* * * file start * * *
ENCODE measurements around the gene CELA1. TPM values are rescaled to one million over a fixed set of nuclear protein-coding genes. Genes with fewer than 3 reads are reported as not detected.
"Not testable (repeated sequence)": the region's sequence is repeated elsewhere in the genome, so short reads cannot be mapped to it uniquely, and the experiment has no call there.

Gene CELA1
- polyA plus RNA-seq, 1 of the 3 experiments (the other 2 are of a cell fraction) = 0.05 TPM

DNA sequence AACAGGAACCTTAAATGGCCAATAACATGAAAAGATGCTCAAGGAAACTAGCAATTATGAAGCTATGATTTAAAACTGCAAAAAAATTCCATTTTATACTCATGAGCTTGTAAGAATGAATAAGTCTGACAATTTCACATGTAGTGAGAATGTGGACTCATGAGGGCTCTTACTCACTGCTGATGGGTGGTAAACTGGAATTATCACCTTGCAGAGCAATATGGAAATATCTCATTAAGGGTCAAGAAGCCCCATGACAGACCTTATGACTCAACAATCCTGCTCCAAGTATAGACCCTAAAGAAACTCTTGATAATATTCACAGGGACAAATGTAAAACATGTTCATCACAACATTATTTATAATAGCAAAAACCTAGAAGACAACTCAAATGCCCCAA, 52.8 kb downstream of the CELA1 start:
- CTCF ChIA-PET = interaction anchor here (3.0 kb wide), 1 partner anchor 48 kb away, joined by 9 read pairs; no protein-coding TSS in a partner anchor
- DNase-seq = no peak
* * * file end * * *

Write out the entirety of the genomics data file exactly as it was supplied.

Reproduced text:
ENCODE measurements around the gene CELA1. TPM values are rescaled to one million over a fixed set of nuclear protein-coding genes. Genes with fewer than 3 reads are reported as not detected.
"Not testable (repeated sequence)": the region's sequence is repeated elsewhere in the genome, so short reads cannot be mapped to it uniquely, and the experiment has no call there.

Gene CELA1
- polyA plus RNA-seq, 1 of the 3 experiments (the other 2 are of a cell fraction) = 0.05 TPM

DNA sequence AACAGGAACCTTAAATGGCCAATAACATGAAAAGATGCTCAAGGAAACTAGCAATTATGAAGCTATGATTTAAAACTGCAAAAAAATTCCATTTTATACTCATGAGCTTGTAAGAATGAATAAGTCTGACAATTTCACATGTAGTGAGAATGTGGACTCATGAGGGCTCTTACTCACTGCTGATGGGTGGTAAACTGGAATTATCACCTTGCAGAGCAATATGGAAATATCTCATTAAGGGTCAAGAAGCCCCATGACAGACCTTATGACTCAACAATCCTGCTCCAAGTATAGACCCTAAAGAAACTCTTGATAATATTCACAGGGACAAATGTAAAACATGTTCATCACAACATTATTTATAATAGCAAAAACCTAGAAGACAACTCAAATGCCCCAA, 52.8 kb downstream of the CELA1 start:
- CTCF ChIA-PET = interaction anchor here (3.0 kb wide), 1 partner anchor 48 kb away, joined by 9 read pairs; no protein-coding TSS in a partner anchor
- DNase-seq = no peak